The Abbey of Saint Pancras of Backnang was founded before 1116 by Herman I, Margrave of Baden, and his wife, Countess Judith of Backnang-Sulichgau. Pope Paschal I confirmed the foundation in 1116. As early as 1123, though, the monastery had to be revived by their son, Margrave Herman II, with the help of canons from Marbach Abbey in Alsace.
Between 1123 and 1243 the abbey was the burial place of the Zähringen Margraves of Baden, a connection which brought much influence and prosperity.
Backnang's geographical position exposed it, from the 13th century onwards, to attack by the Counts of Württemberg, and for this reason in 1243 Margravine Irmengard transferred the remains of her husband Hermann V of Baden to her foundation of Lichtenthal Abbey in the town of Baden-Baden.
In 1297 possession of Backnang passed to Württemberg. In 1366 Count Eberhard II of Württemberg succeeded in gaining control of the abbey's finances. In 1477 it was changed into a secular collegiate chapter, with the approval of Pope Sixtus IV.
In 1535, as part of the Protestant Reformation, the community was dissolved. The canons of Backnang, however, by making a complaint to Emperor Charles V, obtained permission to reoccupy it, which they did in 1551. The last of them died in 1593, when the house was finally suppressed.
The abbey church still stands in Backnang.References:
Derbent is the southernmost city in Russia, occupying the narrow gateway between the Caspian Sea and the Caucasus Mountains connecting the Eurasian steppes to the north and the Iranian Plateau to the south. Derbent claims to be the oldest city in Russia with historical documentation dating to the 8th century BCE. Due to its strategic location, over the course of history, the city changed ownership many times, particularly among the Persian, Arab, Mongol, Timurid, Shirvan and Iranian kingdoms.
Derbent has archaeological structures over 5,000 years old. As a result of this geographic peculiarity, the city developed between two walls, stretching from the mountains to the sea. These fortifications were continuously employed for a millennium and a half, longer than any other extant fortress in the world.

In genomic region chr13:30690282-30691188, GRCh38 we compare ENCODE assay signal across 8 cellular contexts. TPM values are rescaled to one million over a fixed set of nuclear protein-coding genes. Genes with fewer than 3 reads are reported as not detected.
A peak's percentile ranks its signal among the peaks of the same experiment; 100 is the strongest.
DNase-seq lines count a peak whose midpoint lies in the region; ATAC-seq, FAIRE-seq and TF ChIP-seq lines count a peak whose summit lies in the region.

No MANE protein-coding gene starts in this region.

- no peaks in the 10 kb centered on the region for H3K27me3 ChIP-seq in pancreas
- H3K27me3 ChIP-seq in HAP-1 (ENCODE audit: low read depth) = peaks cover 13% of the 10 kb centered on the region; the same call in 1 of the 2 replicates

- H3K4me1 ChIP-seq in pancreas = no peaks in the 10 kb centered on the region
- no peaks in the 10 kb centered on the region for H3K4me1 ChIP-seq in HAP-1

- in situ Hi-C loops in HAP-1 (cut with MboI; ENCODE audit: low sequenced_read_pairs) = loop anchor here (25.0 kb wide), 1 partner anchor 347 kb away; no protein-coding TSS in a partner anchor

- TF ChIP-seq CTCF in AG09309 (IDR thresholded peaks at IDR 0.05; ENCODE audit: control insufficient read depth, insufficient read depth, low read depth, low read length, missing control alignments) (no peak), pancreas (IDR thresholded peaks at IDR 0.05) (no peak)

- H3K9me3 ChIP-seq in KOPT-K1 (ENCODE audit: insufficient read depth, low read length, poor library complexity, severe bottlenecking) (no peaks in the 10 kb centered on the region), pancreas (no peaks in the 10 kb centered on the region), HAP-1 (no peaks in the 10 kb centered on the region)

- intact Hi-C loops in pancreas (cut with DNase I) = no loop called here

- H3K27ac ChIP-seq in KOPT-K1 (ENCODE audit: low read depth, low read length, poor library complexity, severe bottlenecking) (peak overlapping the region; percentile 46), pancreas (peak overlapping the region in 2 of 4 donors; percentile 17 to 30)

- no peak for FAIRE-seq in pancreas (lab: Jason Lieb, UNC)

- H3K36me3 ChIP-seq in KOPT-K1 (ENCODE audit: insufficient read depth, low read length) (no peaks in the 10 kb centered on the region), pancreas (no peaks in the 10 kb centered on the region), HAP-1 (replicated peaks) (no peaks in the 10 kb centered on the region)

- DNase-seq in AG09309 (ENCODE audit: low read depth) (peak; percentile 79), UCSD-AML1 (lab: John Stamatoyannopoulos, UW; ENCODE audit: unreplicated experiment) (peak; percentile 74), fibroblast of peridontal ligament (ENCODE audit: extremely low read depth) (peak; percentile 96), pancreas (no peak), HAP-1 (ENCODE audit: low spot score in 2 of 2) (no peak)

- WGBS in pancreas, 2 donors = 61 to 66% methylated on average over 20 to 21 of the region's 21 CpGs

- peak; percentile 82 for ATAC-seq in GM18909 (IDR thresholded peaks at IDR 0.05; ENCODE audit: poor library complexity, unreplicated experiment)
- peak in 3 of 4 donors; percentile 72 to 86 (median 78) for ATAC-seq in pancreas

A traditionally and historically Iranian city, the first intensive settlement in the Derbent area dates from the 8th century BC. The site was intermittently controlled by the Persian monarchs, starting from the 6th century BC. Until the 4th century AD, it was part of Caucasian Albania which was a satrap of the Achaemenid Persian Empire. In the 5th century Derbent functioned as a border fortress and the seat of Sassanid Persians. Because of its strategic position on the northern branch of the Silk Route, the fortress was contested by the Khazars in the course of the Khazar-Arab Wars. In 654, Derbent was captured by the Arabs.
The Sassanid fortress does not exist any more, as the famous Derbent fortress as it stands today was built from the 12th century onward. Derbent became a strong military outpost and harbour of the Sassanid empire. During the 5th and 6th centuries, Derbent also became an important center for spreading the Christian faith in the Caucasus.
The site continued to be of great strategic importance until the 19th century. Today the fortifications consist of two parallel defence walls and Naryn-Kala Citadel. The walls are 3.6km long, stretching from the sea up to the mountains. They were built from stone and had 73 defence towers. 9 out of the 14 original gates remain.
In Naryn-Kala Citadel most of the old buildings, including a palace and a church, are now in ruins. It also holds baths and one of the oldest mosques in the former USSR.
In 2003, UNESCO included the old part of Derbent with traditional buildings in the World Heritage List.